He was not only the pioneer zoologist of the Northwest, but an educator who exerted a profound influence throughout his territory. Many able students received instruction from him and went forth not alone with an added knowledge of facts, but with an increased enthusiasm and desire to emulate him. They succeeded, and, in their success, they glorified him as well as themselves.
--Dr. E. C. Van
Dyke, Professor of Entomology, University of California,
in "A Short Account of the Life of Orson Bennett Johnson" by Melville Hatch
Orson Bennett ("Bug") Johnson served as professor of natural science at the University from 1882 to 1892. He is considered to be one of the pioneering naturalists of the Pacific Northwest and is credited with building an extensive collection of regional flora and fauna, and with bringing this new scientific knowledge to the attention of the scientific world. The extensive collections he helped to establish gave rise to the Washington State Museum, which today still continues as the Burke Museum on the UW campus. Moreover, he catalyzed the growth of an early research group called the Young Naturalists' Society, bringing the research practices, programs, and standards of the University to a new level of professionalism. Later, beginning in about 1892, ill health forced Johnson to confine his activities to collecting. For some 25 years, he built up an extensive insect collection that he gave to the University.
Johnson arrived in Seattle in the fall of 1882 to take up his new faculty post at what then was the Washington Territorial University. He was joining an institution--and a region--that at the time had few activities in the sciences.
|Orson B. ("Bug") Johnson|
The University, founded in 1861, had gotten off to something of a slow start during its first two decades. As might be expected in a frontier settlement at that time, the University suffered from limited financial resources and public support, a small population of students, and a "thinly stretched faculty," among other challenges. "Living in a pioneer community, without library facilities, in the midst of a strange fauna, he was, perhaps, very wise in constituting himself primarily a collector," recalls Melville Hatch in his biographical account of Johnson's life.
Prior to coming to Seattle, Johnson had worked in Oregon and was instrumental in founding the Oregon Cabinet of Natural History. When he came to Seattle, he brought with him his entire collection of more than 20,000 biological specimens gathered while in Oregon. That gave the Washington Territorial University the largest natural history collection in the Northwest.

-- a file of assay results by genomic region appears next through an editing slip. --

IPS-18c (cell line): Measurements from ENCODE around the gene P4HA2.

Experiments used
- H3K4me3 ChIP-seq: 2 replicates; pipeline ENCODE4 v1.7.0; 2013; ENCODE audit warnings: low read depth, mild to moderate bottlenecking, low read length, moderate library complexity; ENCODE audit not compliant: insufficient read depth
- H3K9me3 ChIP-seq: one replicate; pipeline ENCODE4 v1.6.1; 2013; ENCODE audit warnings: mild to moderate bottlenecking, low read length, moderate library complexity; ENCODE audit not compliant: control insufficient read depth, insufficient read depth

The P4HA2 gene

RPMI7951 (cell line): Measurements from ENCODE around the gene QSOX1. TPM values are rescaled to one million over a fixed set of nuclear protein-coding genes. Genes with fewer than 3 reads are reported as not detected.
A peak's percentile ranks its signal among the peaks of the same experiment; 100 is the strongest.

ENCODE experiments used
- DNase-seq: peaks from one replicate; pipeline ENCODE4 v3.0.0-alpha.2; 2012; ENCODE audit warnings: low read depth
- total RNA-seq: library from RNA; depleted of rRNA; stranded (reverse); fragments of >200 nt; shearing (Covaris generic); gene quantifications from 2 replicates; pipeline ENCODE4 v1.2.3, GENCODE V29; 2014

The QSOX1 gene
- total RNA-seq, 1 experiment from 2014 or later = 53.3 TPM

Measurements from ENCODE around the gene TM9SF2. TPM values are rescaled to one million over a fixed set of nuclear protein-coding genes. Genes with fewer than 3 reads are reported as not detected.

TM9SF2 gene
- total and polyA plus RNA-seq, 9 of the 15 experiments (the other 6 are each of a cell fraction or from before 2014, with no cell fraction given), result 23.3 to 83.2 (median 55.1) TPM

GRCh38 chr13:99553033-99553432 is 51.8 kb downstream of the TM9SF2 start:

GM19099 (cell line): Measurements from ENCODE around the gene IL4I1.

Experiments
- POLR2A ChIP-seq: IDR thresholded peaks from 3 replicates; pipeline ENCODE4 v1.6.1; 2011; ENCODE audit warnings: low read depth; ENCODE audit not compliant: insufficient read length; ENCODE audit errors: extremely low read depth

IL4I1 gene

By the time Johnson arrived in Seattle, a group called the Young Naturalists had been operating for about two years. It had been organized by a group of amateurs and initially had no affiliation with the University. Johnson joined up and soon the group had reorganized with new goals: to develop an extensive collection, to organize classes and lectures, and to create a public museum. By 1885, the Young Naturalists' Society, as it had come to be called, entered into an agreement with the University to lease land for a new hall on the University's tract in downtown Seattle. The Society took occupancy of its new facility in 1886 and created a public display of its collections.
|1883 Zoology Class taught by Orson Bennett Johnson.|
"Through the Museum, lectures given in the meeting hall, classes offered in natural history, and organized collecting expeditions throughout the Northwest, the Young Naturalists' Society became the center for natural history in the Puget Sound area," writes science historian Keith Benson, UW professor of medical history and ethics, and adjunct professor of history.
Not only that, it represented essentially "the first endemic study of natural history in Washington Territory," writes Hatch. "Previously, the natural history work in the region had been done by visiting naturalists," he notes.
The Society counted among its members Edmond Meany and Trevor Kincaid, faculty members at the University. By the 1890s, the collection contained Johnson's 20,000-specimen collection, Kincaid's 40,000 insect specimens, and a collection of 7,500 mollusks collected by P. Brooks Randolph, among other items.
When the University decided to move its campus from downtown to the current site, the Society entered a period of transition. It moved its collections to the new campus to facilitate their use in teaching. In 1899, the State Legislature designated those collections as the Washington State Museum. In 1904, the Society was disbanded, its library given to the University, and the remainder of its collections given to the State Museum.
In a volume celebrating the centennial of the University, The Vision on the Knoll, Johnson's special role in the history of the UW is perhaps summed up best: He made the "earliest traceable stimulus to research at [the] University by establishing collections of local animal, plant and mineral specimens," and, it might be added, by the example of his enthusiasm for science, his dedication to the field, and his implementation of rigorous standards for scientific practice.